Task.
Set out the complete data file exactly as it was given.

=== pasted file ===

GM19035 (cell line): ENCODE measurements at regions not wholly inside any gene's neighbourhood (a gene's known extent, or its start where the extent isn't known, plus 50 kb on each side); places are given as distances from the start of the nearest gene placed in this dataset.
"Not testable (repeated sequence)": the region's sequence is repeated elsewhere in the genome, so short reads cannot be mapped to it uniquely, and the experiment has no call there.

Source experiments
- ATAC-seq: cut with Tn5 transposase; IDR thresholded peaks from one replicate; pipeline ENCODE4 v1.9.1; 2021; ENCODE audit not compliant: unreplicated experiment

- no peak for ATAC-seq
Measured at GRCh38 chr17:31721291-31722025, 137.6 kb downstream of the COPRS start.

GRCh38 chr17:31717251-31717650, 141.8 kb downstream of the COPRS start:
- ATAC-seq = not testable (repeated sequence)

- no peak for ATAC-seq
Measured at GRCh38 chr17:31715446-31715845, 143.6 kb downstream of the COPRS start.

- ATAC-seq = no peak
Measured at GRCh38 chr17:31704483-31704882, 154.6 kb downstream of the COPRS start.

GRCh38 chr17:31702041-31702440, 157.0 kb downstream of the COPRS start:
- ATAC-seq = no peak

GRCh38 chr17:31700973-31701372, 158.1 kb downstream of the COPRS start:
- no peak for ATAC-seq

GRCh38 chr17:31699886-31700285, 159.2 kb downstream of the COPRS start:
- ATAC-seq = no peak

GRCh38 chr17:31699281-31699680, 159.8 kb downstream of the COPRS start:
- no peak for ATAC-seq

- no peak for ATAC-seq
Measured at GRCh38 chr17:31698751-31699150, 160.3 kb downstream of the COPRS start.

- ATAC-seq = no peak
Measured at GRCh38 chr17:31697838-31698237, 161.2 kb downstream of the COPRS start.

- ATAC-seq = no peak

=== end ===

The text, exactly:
GM19035 (cell line): ENCODE measurements at regions not wholly inside any gene's neighbourhood (a gene's known extent, or its start where the extent isn't known, plus 50 kb on each side); places are given as distances from the start of the nearest gene placed in this dataset.
"Not testable (repeated sequence)": the region's sequence is repeated elsewhere in the genome, so short reads cannot be mapped to it uniquely, and the experiment has no call there.

Source experiments
- ATAC-seq: cut with Tn5 transposase; IDR thresholded peaks from one replicate; pipeline ENCODE4 v1.9.1; 2021; ENCODE audit not compliant: unreplicated experiment

- no peak for ATAC-seq
Measured at GRCh38 chr17:31721291-31722025, 137.6 kb downstream of the COPRS start.

GRCh38 chr17:31717251-31717650, 141.8 kb downstream of the COPRS start:
- ATAC-seq = not testable (repeated sequence)

- no peak for ATAC-seq
Measured at GRCh38 chr17:31715446-31715845, 143.6 kb downstream of the COPRS start.

- ATAC-seq = no peak
Measured at GRCh38 chr17:31704483-31704882, 154.6 kb downstream of the COPRS start.

GRCh38 chr17:31702041-31702440, 157.0 kb downstream of the COPRS start:
- ATAC-seq = no peak

GRCh38 chr17:31700973-31701372, 158.1 kb downstream of the COPRS start:
- no peak for ATAC-seq

GRCh38 chr17:31699886-31700285, 159.2 kb downstream of the COPRS start:
- ATAC-seq = no peak

GRCh38 chr17:31699281-31699680, 159.8 kb downstream of the COPRS start:
- no peak for ATAC-seq

- no peak for ATAC-seq
Measured at GRCh38 chr17:31698751-31699150, 160.3 kb downstream of the COPRS start.

- ATAC-seq = no peak
Measured at GRCh38 chr17:31697838-31698237, 161.2 kb downstream of the COPRS start.

- ATAC-seq = no peak